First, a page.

Do You Really Need to Measure HRV?

February 20, 2024

It seems like everyone tracks their heart rate these days, from college-level athletes to Fitbit-sporting seniors. It’s not a bad idea. Your heart’s performance often reflects the quality of your overall health.

Fitness trackers and other wearable tech are windows into how well wearers’ hearts function. They’re excited to know what their data points mean and how they can optimize their heart health.

Naturally, my patients who wear fitness trackers have tons of questions for me. Lately, I’ve been asked, “Does it make sense to go deeper and look at heart rate variability (HRV)? Should I focus on how to measure HRV regularly?

Quote: Do You Really Need to Measure HRV?

How to Measure HRV and Heart Rate

Your heart rate (or pulse) is the number of times your heart beats per minute. Heart rate variability looks at how the time between each heartbeat varies.

Are HRV and heart rate the most critical metrics to track with wearables? Perhaps not, unless you’re an athlete training for some sort of high-intensity activity.

Your HRV is as unique to you as your specific body temperature. Controlled by the autonomic nervous system, your HRV reflects your body’s ability to adapt to physical and emotional stress.

  • High HRV tends to indicate good adaptability within your nervous system.
  • Low HRV may be associated with anxiety, fatigue, or underlying issues with your physical health.

Many factors can affect HRV, including age, genetics, lifestyle, and overall fitness. Your HRV must be interpreted in the context of your unique individual trends. Jumping online to compare your metrics with others’ will likely only give you unwarranted anxiety.

Infographic: Do You Really Need to Measure HRV?

A Physician’s Thoughts on Wearable Tech

As a concierge physician delivering personalized care, I’m in a unique position. My patients are proactive and prevention-focused. They want to use wearable tech to track their health, and they’re curious about the available trackers and data sets.

I love the idea of continuously tracking patient vital signs in real-time. But medicine is evidence-based, and many wearables, still in their infancy, have a lot to prove. So, while I’m optimistic about how these wearables can help my patients, my outlook is balanced with a bit of skepticism.

Wearable tech often develops faster than science. Your wearable device delivers a fairly accurate snapshot of your individual metrics and may also give your doctor some helpful insights. But wearables are not as accurate as medical-grade devices. There are still significant gaps between what wearables do achieve and what they have the potential to achieve.

Also, doctors don’t yet know how to best interpret the data points a tracker delivers, meaning they struggle to apply their insights from those data points to a specific patient’s healthcare.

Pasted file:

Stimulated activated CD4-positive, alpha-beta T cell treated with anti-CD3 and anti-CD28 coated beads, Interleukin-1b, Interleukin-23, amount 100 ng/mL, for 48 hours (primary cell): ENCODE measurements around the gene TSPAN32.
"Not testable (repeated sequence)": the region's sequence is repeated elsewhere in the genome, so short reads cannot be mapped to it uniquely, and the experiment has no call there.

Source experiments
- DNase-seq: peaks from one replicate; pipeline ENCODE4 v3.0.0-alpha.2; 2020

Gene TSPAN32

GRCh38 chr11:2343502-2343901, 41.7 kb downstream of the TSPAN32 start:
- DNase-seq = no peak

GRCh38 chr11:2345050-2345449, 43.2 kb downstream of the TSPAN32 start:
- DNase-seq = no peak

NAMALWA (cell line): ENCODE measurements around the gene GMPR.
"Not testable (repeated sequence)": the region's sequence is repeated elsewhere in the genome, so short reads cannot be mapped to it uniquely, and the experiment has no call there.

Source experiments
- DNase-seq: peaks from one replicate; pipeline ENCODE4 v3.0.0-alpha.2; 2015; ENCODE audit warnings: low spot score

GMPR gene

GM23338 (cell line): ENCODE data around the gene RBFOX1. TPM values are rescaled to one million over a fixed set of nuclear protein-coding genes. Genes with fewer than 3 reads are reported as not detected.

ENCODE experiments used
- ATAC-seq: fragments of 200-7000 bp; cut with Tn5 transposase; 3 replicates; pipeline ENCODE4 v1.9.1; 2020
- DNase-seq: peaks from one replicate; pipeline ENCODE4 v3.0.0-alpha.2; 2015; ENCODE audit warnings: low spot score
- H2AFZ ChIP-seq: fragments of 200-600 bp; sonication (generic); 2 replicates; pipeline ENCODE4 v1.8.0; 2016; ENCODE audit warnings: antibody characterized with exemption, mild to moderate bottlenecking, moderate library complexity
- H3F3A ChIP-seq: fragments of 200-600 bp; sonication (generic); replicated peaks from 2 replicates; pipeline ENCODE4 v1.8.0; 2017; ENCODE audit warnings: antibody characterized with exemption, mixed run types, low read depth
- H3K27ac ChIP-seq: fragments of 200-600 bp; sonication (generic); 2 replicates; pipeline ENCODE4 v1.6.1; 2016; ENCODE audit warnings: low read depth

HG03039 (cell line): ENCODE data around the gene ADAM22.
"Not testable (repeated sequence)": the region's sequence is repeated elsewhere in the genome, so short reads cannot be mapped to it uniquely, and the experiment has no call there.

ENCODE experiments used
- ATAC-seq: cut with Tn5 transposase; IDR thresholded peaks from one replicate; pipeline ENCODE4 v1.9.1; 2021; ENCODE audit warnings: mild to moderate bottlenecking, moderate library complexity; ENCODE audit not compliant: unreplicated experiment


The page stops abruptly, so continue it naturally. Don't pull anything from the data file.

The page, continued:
So, is it important to know how to measure HRV? Not until medical scientists determine whether higher or lower HRV is the ideal goal (science has yet to come to a consensus). For now, they do agree on one thing: The answer depends on the individual.

Share Your Data With Your Doctor

Your Priority Physicians stay up-to-date on the benefits of wearable tech and are happy to review personalized data points showing your trends over time. We can help interpret data from health-focused devices like the Oura Ring or Whoop that track sleep patterns and physical activity levels.

While wearables can enhance your care, nothing replaces an essential in-person visit with a Priority Physician. We look forward to seeing you one-on-one.

Dr. Jacob Brandon

Dr. Jacob Brandon is a board-certified Internal Medicine physician from Fishers, Indiana. Dr. Brandon completed his undergraduate studies at Indiana University-Purdue University in Indianapolis, followed by medical school at Indiana University and Ross University School of Medicine. He completed his internal medicine residency at Ascension St. Vincent hospital in Indianapolis, serving as Chief Resident his final year before then joining a traditional primary care practice in Indianapolis. Throughout his education and career, Dr. Brandon has been fascinated by the ever-evolving landscape of healthcare technology. He has a particular interest in exploring and implementing innovative applications of AI and machine learning to improve the health outcomes of his patients. By leveraging these cutting-edge tools, he strives to stay at the forefront of medical advancements, ensuring that his patients receive the most comprehensive and effective care possible. Beyond his professional endeavors, Dr. Brandon feels incredibly blessed to have a supportive and loving family. He and his wife, Tessa, are raising two wonderful children, Finn and Noa. Their children bring immeasurable joy to their lives and serve as a constant reminder of the importance of health and well-being.

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